Supporting children in foster care who have experienced trauma
A common myth surrounding foster care is that children in care are ‘too challenging’ or that foster carers won’t know how to support a child that may have experienced trauma.
Children and young people in out-of-home care are likely to have faced challenges, however they are also just like other children; it is critical that people approach fostering with an open heart and a willingness to try to understand their needs.
What is trauma?
Childhood trauma can happen when a child witnesses or experiences overwhelming negative experiences in childhood, such as neglect and abuse, family violence, accidents, disasters, or the sudden loss of a family member or caregiver. Children in foster care have been separated from their families, which can be a difficult and upsetting experience.
Trauma can affect our development and how we view the world. When children experience trauma it can affect their brain, nervous system and impact the way they create secure attachments and form relationships.
The impact of trauma on a child’s development is individual and varied. Some children may experience vivid memories or flashbacks, some children may be on ‘high alert’ in their environment, while others may be withdrawn. The good news is that with the right support they can begin to repair and recover.
How are foster carers supported to care for children who have experienced trauma?
Foster carers are supported by their agency to help children and young people feel safe and secure whilst they stay in their home. All prospective foster carers are provided with free standardised training prior to becoming assessed and accredited. This includes training on different strategies and approaches to help carers support and respond to a child in care.
Foster carers play an important part in a child’s journey by helping to create a safe, stable environment for a child.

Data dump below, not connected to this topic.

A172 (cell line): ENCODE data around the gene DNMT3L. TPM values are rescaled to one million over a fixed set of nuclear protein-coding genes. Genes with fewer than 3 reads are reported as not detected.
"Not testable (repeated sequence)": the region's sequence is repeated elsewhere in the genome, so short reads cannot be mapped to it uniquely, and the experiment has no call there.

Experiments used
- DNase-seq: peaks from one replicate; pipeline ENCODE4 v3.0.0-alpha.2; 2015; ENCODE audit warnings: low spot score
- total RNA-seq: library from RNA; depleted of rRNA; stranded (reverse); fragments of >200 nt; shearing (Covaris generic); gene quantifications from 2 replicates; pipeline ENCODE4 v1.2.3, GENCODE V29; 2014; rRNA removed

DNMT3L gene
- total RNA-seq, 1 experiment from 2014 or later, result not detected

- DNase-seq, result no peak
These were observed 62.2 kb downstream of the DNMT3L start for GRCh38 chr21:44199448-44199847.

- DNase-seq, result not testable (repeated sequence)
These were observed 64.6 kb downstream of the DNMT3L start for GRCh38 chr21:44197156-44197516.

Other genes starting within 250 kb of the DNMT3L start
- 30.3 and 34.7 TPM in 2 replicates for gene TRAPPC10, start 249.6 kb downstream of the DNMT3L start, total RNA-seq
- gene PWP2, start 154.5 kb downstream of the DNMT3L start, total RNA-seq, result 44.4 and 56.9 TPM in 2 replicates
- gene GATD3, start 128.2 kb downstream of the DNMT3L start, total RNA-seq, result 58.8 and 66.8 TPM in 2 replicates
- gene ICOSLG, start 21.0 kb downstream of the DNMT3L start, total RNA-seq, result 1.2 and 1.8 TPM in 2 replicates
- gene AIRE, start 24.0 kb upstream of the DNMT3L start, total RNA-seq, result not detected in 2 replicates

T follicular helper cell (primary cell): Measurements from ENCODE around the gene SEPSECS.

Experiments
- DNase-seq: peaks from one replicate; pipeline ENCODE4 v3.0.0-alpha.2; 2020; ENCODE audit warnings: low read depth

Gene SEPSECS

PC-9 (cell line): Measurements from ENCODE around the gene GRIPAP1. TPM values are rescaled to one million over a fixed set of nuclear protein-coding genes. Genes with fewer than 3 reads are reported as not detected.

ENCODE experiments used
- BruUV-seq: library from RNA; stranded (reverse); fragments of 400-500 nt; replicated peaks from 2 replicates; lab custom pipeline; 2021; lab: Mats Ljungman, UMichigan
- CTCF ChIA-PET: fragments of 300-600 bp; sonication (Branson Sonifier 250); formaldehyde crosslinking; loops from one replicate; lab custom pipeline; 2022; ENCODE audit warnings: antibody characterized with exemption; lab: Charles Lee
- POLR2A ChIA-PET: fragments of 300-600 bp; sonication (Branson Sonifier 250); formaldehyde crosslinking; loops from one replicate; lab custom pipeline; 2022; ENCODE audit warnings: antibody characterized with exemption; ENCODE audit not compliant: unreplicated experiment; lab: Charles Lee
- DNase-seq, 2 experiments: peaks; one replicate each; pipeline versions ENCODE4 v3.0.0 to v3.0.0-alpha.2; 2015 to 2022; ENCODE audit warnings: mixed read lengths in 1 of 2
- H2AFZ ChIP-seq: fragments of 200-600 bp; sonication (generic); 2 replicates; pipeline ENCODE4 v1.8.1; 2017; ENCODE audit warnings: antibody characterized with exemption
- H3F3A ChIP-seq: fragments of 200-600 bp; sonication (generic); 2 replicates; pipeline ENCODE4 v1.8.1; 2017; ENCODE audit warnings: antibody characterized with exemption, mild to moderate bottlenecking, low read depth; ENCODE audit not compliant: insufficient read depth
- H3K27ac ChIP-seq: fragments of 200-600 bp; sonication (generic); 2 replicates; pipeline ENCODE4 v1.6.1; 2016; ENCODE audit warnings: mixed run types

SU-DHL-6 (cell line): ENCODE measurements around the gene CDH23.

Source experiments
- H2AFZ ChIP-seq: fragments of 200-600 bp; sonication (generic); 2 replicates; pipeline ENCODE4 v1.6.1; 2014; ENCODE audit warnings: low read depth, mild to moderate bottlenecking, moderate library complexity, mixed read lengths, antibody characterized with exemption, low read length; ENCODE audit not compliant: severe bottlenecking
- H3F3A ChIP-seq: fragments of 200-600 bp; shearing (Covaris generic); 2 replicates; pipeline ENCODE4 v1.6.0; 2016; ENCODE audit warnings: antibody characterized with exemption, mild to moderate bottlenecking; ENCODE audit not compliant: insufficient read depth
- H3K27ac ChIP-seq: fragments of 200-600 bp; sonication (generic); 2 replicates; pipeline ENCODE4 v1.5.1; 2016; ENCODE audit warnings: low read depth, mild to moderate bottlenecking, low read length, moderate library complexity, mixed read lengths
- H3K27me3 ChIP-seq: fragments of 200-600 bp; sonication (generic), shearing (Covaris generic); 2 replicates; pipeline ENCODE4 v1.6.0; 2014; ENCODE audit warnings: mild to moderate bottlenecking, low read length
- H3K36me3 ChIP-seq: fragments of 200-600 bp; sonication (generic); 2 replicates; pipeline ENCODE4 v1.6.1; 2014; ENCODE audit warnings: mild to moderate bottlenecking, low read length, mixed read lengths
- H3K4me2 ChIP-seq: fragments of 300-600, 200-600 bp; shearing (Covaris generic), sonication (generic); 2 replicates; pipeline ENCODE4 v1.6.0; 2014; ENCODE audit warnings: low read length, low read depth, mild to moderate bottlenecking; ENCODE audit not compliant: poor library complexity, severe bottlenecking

How can foster carers support children and young people who may have experienced trauma?
There are many ways for carers to provide support, including:
Listening to what the child or young person is sharing and what they say they need
Giving children repeated experiences of care, acceptance, and empathy
Establishing predictable routines and boundaries - bedtimes/mealtimes, etc
Being open to working with their agency to find ways that best support them
Being flexible and ready for creative approaches as there is no ‘one size fits all’
Continuing to learn so that they can provide the best possible care and support
A foster carer’s role to show them support, boundaries, safety, and help guide them through different stages and challenges. Persistent and consistent care is critical, and carers will always be provided with the support they need to do this.
Interested in becoming a foster carer?
Families come in all shapes and sizes and so do foster carers. Foster carers play a critical role in supporting children and young people in care to thrive. If you think you can create a safe and supportive environment for a child, then give fostering a go.